Scala problem: You want to be able to read configuration files that are written in the Lightbend “Config” file format.Back to top
Lightbend — initially named Typesafe — created a configuration file format named HOCON, which stands for, “Human-Optimized Config Object Notation.” As an example, a small HOCON configuration file looks like this:
Create a Dotty project:
sbt new lampepfl/dotty.g8
Launch VS Code inside that project directory, with Dotty support:
Start SBT as usual:
Those notes are just a reminder for myself, but hopefully they’ll also help others work with Dotty, SBT, and VS Code.
Back when I was writing Functional Programming, Simplified I started to write a little Scala/FP “To-Do List” application that you can run from the command line, based on a similar application in the Learn You A Haskell For Great Good book. For reasons I don’t remember, I decided not to include it in the book, and forgot about it until I started using GraalVM (“Graal”) recently.
Motivated by GraalVM, I rewrote my
sbtmkdirs command using Scala. Here’s a link to the new Scala `sbtmkdirs` project on Github.
Back when I was writing Functional Programming, Simplified I started to write a little Scala/FP “To-Do List” application that you can run from the command line. For reasons I don’t remember, I decided not to include it in the book, and forgot about it until I recently started using GraalVM (what I call Graal).
Graal includes a native image feature lets you compile JVM classes and JAR files into native executables, so as I thought about things I can make faster, I was reminded of the To-Do List app and thought about how cool it would be if it started instantaneously. So I found the old project, blew the dust off of it (updated all of its dependencies), and made a few additions so I could create (a) a single, executable JAR file with sbt-assembly, and (b) a native executable with Graal.
I can never remember how to create a Scala 3 (Dotty) project with SBT (in early 2019), so:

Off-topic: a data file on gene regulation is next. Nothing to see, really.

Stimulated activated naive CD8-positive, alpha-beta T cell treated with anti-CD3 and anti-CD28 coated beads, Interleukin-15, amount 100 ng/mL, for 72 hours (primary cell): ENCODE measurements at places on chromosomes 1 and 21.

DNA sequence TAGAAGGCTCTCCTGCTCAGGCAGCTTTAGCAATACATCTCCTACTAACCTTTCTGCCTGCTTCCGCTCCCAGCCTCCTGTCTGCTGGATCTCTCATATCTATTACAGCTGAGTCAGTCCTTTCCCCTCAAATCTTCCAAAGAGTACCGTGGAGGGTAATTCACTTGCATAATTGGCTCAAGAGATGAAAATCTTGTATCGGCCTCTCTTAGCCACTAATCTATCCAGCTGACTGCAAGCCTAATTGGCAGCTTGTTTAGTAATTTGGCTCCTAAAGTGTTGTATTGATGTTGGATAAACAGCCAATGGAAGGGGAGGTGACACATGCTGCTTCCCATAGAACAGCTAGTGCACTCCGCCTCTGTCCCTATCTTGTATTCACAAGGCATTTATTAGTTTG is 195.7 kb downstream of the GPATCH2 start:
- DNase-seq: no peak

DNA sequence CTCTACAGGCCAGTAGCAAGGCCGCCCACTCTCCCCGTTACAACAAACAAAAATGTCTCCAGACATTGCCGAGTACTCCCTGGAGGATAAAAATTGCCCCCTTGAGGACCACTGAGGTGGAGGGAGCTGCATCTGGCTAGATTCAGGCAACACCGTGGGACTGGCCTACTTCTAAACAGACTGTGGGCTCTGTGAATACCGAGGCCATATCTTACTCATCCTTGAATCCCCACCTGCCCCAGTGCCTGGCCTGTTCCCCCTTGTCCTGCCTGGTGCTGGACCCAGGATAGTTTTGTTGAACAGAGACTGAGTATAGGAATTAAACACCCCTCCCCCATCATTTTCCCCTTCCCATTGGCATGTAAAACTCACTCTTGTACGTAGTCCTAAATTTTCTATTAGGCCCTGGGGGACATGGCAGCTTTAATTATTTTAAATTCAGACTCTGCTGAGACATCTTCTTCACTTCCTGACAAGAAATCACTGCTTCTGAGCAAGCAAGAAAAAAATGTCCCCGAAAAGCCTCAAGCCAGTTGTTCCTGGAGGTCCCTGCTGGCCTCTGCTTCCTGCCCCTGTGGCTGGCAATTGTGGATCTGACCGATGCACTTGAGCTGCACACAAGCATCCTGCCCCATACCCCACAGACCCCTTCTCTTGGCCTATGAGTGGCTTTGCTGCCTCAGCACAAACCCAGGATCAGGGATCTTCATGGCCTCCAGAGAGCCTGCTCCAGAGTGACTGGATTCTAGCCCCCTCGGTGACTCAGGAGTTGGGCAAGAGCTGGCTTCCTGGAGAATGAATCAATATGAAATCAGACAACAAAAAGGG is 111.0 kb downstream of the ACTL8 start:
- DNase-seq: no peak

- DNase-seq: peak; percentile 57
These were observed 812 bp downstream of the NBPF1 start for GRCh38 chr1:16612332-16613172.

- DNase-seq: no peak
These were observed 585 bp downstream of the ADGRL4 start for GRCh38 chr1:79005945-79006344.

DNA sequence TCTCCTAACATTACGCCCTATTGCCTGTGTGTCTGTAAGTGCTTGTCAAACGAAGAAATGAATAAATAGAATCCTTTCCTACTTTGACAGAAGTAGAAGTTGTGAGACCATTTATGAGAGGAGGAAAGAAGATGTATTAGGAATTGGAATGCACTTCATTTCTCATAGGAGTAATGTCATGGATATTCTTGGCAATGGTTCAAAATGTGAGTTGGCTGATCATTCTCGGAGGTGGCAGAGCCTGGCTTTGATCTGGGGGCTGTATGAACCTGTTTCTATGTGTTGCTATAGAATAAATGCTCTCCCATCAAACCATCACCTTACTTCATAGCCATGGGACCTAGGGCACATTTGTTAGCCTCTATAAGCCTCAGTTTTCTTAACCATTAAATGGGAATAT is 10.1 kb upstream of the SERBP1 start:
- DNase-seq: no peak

I had read that Bloop was faster than Scala compiler tools like
fsc, so I wondered if it was faster than SBT, and if so, how much faster. So I downloaded Eric Torreborre’s specs2 source code, which has 880 source code files, and compiled the entire project with both SBT and Bloop.
To test SBT’s speed, I ran all the commands from inside the SBT command prompt, which I usually do anyway to avoid the SBT/JVM startup lag time. I also ran
compile several times before recording SBT’s speed, because I thought that would be a better reflection of real-world usage and performance. I ran the tests four times, and the average time with SBT was 49 seconds, and that was very consistent, always coming in between 48 and 50 seconds.
I’ve used Jenkins before, but hadn’t used it in a while, so when I got it running with Scala, SBT, ScalaTest, and Git, I made some notes about how to configure it. You can get Jenkins going with Docker, but I just got Jenkins running by starting its WAR file like this:
java -jar jenkins.war
Jenkins with Scala, SBT, ScalaTest, and Git
My notes on getting everything up and running are a little cryptic, but if you have a little experience with Jenkins I hope they’ll make sense. Here they are:
As a brief note to self, these were the two best Jenkins tutorials I found in early 2019:
The first one shows how to run Jenkins with Docker, and the second one shows how to build a Java/Maven/Git project.
This tutorial on how to use Jenkins with Scala and SBT was also helpful:
Writing custom generators for ScalaCheck can be one of the more difficult and/or time-consuming parts of using it. As a result I thought I’d start putting together a list of generators that I have written or seen elsewhere. Unfortunately I can’t credit all the ones I’ve seen in other places because I google’d and copied them many moons ago, but I’ll give credit/attribution to all the ones I can.Back to top
This is a combination of generators I wrote, and some that I copied from other places and may have modified a little: